I was interested, though, in the scientific research into what makes us hang on to things. At the far end of the scale, researchers at Yale discovered that throwing things away activates the same part of the brain that processes pain. Reading this, although it’s admittedly an extreme example and involved research concentrated specifically on individuals who had an identified hoarding disorder, made me feel a bit less confused about why I find it hard to get rid of the little blue-gingham A-line skirt that I wore on early dates as a teenager with the father of my first child, a man with whom I later came to associate a lot of trauma.

On a less extreme, more everyday level, it is natural to have some sentimental attachment to some things. Kondo herself talks of the “spark of joy.” The folder I keep full of theatre and concert ticket stubs, plane boarding passes, and train tickets might look like a pile of rubbish waiting to be shredded, but each one reminds me of a holiday or an experience that I loved, and right now — in a recently locked-down world where the idea of free travel, or of sitting in a packed theatre or standing shoulder to shoulder at a gig still seems ludicrous and otherworldly — I am glad I kept them. They spark joy.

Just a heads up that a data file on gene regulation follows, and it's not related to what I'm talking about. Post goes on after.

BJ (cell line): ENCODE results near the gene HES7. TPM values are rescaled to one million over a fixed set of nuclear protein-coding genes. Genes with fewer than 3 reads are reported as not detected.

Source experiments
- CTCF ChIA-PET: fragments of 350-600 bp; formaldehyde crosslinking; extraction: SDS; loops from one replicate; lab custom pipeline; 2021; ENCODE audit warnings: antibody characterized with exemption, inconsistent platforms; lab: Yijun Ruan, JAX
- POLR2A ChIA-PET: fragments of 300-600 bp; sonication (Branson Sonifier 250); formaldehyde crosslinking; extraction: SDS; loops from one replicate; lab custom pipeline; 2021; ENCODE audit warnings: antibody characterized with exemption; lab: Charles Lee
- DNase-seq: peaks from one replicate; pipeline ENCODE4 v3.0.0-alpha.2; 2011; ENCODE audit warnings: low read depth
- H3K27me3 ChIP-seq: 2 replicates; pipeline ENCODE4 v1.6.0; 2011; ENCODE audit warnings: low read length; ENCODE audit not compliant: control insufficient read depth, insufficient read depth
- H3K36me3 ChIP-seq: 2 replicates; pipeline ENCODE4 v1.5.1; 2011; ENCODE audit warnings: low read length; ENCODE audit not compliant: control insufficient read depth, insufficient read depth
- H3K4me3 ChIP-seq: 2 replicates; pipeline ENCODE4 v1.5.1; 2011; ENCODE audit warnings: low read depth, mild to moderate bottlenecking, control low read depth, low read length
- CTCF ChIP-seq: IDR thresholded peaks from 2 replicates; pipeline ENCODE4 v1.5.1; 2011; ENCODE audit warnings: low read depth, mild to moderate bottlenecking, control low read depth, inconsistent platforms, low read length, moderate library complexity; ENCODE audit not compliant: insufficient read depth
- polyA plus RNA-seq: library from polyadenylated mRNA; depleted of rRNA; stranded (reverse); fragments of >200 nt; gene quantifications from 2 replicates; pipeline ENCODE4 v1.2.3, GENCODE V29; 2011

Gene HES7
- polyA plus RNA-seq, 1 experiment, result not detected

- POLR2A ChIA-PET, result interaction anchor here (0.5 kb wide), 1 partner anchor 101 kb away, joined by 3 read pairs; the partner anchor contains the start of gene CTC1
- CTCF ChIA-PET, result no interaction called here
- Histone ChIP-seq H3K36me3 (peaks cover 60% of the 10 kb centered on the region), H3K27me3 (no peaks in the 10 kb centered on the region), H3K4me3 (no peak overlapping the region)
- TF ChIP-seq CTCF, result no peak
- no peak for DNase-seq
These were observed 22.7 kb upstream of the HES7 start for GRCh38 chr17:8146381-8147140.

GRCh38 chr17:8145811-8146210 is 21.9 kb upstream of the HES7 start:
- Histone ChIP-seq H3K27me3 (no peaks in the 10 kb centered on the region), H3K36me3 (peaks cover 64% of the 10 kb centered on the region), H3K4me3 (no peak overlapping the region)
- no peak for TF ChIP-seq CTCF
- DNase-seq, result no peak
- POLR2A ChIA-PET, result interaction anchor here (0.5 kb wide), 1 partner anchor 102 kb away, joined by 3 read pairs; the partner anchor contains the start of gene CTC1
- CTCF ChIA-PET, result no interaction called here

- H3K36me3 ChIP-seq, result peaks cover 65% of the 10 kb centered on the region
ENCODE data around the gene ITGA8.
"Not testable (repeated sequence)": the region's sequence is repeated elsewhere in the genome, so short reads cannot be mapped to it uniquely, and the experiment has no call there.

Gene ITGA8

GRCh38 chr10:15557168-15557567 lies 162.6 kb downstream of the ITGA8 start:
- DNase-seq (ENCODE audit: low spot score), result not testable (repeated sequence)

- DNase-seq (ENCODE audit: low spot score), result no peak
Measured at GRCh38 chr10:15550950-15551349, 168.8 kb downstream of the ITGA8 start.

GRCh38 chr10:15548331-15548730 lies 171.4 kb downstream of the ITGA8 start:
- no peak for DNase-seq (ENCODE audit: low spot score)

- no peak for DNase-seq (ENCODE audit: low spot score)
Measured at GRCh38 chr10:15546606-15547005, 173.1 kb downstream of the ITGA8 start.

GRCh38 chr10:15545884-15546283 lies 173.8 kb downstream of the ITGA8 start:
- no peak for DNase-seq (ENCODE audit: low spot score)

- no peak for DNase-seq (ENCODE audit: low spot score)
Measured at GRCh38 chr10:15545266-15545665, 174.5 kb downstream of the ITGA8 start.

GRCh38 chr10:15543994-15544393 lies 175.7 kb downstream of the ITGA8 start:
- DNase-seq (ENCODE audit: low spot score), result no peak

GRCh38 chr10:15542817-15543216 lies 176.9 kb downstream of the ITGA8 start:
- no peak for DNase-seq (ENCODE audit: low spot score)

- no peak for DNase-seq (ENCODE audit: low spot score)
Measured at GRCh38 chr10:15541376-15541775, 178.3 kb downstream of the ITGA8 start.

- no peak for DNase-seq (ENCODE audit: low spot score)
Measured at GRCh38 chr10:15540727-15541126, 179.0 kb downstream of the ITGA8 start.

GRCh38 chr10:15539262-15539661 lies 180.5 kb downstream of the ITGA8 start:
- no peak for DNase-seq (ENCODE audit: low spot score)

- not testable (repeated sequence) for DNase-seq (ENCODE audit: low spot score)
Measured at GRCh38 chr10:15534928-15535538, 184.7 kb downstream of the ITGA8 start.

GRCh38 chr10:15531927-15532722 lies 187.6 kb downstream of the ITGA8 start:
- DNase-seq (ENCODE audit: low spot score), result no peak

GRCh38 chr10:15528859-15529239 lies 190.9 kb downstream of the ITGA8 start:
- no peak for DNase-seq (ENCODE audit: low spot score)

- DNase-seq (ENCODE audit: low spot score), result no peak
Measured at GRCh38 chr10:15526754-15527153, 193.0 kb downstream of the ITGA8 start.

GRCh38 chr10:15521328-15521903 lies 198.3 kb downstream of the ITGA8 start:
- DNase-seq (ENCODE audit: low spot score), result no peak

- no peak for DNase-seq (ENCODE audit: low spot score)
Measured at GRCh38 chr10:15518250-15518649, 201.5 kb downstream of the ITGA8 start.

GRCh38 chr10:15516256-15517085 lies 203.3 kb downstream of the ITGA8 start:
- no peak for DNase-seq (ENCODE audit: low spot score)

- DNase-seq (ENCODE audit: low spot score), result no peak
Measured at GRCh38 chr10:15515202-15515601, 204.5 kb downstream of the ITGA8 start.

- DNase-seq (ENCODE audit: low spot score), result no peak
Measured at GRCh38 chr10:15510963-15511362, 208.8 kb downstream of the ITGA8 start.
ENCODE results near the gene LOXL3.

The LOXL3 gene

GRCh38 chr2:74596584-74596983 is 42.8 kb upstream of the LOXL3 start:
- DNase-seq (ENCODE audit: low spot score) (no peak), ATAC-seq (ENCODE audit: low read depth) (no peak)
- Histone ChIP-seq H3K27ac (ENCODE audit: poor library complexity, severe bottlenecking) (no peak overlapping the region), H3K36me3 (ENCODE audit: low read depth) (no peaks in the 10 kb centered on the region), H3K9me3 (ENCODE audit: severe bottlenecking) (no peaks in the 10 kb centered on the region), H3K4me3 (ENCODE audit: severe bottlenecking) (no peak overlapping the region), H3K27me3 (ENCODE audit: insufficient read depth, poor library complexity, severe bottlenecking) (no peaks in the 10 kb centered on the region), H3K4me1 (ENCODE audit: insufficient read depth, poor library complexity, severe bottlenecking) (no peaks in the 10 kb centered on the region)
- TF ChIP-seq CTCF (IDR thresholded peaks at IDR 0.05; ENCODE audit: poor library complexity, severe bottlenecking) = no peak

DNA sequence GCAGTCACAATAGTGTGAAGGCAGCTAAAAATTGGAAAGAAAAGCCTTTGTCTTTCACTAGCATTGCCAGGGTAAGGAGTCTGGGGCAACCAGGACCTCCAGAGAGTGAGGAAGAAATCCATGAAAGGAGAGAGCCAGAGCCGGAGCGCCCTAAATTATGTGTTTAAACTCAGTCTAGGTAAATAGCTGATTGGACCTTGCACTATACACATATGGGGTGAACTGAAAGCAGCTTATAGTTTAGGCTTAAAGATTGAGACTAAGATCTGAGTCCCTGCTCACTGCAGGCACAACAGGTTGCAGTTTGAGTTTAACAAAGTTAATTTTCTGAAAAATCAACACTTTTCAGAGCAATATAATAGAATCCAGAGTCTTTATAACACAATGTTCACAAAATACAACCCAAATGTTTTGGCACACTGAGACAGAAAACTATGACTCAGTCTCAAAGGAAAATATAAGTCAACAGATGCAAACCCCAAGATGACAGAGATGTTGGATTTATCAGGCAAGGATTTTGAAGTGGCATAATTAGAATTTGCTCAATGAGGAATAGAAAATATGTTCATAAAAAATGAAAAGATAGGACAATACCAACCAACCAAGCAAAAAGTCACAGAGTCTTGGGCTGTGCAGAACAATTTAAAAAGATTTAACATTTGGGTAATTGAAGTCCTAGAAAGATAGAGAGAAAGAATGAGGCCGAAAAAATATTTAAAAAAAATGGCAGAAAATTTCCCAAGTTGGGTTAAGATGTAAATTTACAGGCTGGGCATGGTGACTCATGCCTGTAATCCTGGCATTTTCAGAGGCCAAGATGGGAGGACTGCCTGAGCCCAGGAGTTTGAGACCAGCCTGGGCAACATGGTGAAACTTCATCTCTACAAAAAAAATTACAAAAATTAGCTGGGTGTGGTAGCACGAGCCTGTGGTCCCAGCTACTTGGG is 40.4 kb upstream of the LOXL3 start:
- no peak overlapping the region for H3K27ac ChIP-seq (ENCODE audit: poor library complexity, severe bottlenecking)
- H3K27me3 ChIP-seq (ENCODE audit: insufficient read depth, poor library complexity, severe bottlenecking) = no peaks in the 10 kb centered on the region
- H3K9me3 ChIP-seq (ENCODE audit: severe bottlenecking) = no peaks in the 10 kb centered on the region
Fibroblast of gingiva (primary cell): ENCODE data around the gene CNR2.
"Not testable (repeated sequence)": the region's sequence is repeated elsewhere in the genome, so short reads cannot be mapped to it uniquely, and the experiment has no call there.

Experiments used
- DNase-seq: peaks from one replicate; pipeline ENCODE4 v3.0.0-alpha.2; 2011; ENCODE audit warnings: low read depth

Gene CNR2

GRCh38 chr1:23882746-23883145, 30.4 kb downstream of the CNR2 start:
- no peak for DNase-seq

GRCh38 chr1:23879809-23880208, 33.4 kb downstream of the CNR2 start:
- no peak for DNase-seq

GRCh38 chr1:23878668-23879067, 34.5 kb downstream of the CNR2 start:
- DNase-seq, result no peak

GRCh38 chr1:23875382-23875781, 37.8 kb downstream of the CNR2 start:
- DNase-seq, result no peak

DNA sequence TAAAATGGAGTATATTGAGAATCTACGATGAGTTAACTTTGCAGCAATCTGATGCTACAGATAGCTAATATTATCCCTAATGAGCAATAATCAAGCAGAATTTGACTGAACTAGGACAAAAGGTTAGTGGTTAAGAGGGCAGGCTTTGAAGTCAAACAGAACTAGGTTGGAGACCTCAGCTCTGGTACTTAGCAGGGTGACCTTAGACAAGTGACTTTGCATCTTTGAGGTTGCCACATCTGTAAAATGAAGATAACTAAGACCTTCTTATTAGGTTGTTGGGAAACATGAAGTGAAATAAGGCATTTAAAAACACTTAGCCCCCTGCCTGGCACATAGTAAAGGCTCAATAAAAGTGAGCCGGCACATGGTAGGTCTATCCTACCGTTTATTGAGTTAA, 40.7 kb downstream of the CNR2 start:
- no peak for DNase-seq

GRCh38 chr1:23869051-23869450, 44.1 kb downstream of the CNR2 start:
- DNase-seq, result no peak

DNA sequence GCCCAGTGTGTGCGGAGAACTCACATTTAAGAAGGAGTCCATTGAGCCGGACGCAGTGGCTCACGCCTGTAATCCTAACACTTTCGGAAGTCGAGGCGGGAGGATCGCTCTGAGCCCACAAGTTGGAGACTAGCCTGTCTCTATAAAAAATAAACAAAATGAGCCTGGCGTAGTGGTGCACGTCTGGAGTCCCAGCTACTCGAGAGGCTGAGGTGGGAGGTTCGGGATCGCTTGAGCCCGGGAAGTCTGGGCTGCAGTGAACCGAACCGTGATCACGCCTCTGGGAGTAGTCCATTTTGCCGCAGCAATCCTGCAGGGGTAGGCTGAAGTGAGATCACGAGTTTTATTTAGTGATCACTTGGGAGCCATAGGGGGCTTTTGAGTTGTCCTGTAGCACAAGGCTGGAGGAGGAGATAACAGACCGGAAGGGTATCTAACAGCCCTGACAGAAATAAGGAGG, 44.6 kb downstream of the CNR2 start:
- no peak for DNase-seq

What we know we all need to part with, though, are all the things that we keep for reasons other than their genuine ‘spark of joy’. The dress that cost $300, but which I wore once and never picked up again because I remember I didn’t like the way the neckline hung and I was self-conscious all evening. It doesn’t spark joy — it sparks guilt at an extravagant purchasing mistake. I should eBay it for $20, get over the lost cash, and get some space back in my wardrobe. The bottles and bottles of body lotion that come with Christmas gift sets every year — I don’t have enough skin to use all of it before it reaches its expiry date, even if I was the sort of person who remembered to use body lotion at all. These are the things I thought about as I stood in that empty house.